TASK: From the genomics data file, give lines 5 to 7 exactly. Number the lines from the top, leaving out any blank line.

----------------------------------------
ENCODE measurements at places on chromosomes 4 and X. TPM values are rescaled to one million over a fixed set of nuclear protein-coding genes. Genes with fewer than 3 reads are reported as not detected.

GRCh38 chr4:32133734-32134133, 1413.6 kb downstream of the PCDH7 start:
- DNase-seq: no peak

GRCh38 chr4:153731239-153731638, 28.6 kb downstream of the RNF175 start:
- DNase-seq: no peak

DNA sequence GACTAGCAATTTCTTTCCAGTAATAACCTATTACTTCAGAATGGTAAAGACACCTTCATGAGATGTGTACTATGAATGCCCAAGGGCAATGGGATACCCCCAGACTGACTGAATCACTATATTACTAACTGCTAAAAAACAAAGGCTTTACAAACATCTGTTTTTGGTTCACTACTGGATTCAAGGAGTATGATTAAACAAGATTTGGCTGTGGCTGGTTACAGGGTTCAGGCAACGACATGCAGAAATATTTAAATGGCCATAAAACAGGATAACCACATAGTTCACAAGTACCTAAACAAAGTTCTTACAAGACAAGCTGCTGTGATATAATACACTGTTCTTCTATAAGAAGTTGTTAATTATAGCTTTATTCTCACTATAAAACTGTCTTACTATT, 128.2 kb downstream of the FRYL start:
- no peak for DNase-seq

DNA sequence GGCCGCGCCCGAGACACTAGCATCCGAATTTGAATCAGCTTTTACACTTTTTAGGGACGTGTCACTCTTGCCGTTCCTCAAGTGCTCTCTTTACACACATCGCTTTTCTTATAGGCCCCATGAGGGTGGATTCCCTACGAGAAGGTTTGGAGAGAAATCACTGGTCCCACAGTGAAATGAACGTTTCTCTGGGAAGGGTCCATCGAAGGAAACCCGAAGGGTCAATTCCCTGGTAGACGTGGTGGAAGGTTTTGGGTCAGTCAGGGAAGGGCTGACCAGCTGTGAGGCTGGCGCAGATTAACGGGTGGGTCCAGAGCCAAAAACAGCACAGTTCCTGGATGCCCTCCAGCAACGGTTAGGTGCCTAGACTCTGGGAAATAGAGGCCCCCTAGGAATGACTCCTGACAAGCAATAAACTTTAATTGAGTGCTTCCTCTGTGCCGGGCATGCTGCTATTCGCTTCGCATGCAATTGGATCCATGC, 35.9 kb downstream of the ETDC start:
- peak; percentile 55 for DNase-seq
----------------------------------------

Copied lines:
- DNase-seq: no peak

DNA sequence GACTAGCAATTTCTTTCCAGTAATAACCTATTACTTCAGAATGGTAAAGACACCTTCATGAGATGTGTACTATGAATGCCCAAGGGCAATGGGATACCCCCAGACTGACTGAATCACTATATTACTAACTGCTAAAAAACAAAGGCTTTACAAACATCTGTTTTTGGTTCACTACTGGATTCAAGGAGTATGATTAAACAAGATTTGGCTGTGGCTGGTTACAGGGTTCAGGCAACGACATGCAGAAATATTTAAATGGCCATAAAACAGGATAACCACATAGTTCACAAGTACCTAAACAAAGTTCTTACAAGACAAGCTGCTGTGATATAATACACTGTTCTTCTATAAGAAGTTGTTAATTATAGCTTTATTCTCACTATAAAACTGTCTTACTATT, 128.2 kb downstream of the FRYL start:
- no peak for DNase-seq